The two reviewers who abstracted the data developed an initial draft guide based on the identified recommendations in a number of face-to-face meetings (average of 2–3 times/week over a 4-month period from start of data abstraction up to finalisation of the guide). They used an iterative process of discussion and revisions to refine the draft. Specifically, they reviewed one eligible article at a time and modified the draft to integrate any new concepts in a coherent way. They followed this approach until they reviewed all eligible articles. The remaining members of the team reviewed and commented on the draft guide through email communication. These team members include clinical epidemiologists with extensive experience in clinical trials and systematic review methodologies. The discussion was informed by the team members’ previous work on dealing with missing participant data in published trials.1 ,8–11 One of the challenges that we encountered was the inconsistency of the terminology used across papers to refer to the same concepts. While the team had to agree on which terminology to use, we decided, for transparency and accuracy purposes, to report in an appendix the terminology used in each included paper.
Our search strategy identified 10 572 citations, of which 13 proved eligible (figure 1). Agreement between authors for study eligibility was almost perfect (κ=0.95). The 13 articles described 10 approaches; 1 of the approaches was the CONSORT statement, and three articles reported CONSORT extensions. These extensions were for patient reported outcomes (PROs),4 harm5 and cluster trials.6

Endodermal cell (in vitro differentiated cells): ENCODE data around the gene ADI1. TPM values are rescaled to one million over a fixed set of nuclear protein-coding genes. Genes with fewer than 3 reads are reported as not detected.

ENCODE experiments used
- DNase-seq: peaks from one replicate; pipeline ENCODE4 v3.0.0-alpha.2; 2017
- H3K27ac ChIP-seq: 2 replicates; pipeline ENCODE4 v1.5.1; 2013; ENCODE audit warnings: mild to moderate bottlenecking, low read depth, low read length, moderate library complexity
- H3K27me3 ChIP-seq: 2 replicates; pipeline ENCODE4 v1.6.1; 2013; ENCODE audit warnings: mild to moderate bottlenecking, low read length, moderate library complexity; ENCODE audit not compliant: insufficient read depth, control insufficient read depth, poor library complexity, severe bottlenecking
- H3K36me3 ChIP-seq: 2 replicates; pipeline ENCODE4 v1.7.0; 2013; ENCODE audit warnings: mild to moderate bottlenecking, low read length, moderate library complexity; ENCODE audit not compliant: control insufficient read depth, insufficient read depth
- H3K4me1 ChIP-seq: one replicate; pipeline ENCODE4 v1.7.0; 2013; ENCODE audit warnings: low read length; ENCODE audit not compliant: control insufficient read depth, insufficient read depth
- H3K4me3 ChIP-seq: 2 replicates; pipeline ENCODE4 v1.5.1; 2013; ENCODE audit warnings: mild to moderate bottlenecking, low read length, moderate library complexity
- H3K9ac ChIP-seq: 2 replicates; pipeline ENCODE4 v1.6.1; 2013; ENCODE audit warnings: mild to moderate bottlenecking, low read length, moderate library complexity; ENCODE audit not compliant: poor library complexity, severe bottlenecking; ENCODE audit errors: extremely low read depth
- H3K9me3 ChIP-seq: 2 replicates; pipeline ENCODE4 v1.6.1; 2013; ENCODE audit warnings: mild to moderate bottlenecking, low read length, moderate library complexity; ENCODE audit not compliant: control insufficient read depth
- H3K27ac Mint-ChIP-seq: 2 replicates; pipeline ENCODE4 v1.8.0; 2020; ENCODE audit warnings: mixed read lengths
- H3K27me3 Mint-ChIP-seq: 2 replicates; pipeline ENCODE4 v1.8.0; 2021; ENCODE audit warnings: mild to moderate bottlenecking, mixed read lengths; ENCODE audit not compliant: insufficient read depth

We report in online supplementary appendix 2 the recommendations of each included paper. The text in the appendix reproduces the paper's own terminology for referring to missing participant data. The recommendations can be summarised as follows:
Report methods used to prevent MPD;
Report number of participants with MPD;
Report differences in rates of MPD between trial arms;
Report the reasons for MPD;
Report a flow of participants;
Report any differences between participants with and without MPD;
Report pattern of missingness (eg, whether at random);
Report methods for handling MPD in analysis;
Report results of any sensitivity analyses;
▸ Discuss implication of MPD on interpreting the results.
We report in online supplementary appendix 3 the definitions of the different patterns of missingness, as well as the terminology used by each paper to describe the different reasons for missing participant data. Papers used a range of terms and different approaches to classifying missing data. A number of papers used terms that describe the underlying cause of missingness:
Health status related: for example, death, illness, progressive disease (n=4);
Participant choice related: lack of interest, lack of time, bothered by question (n=2);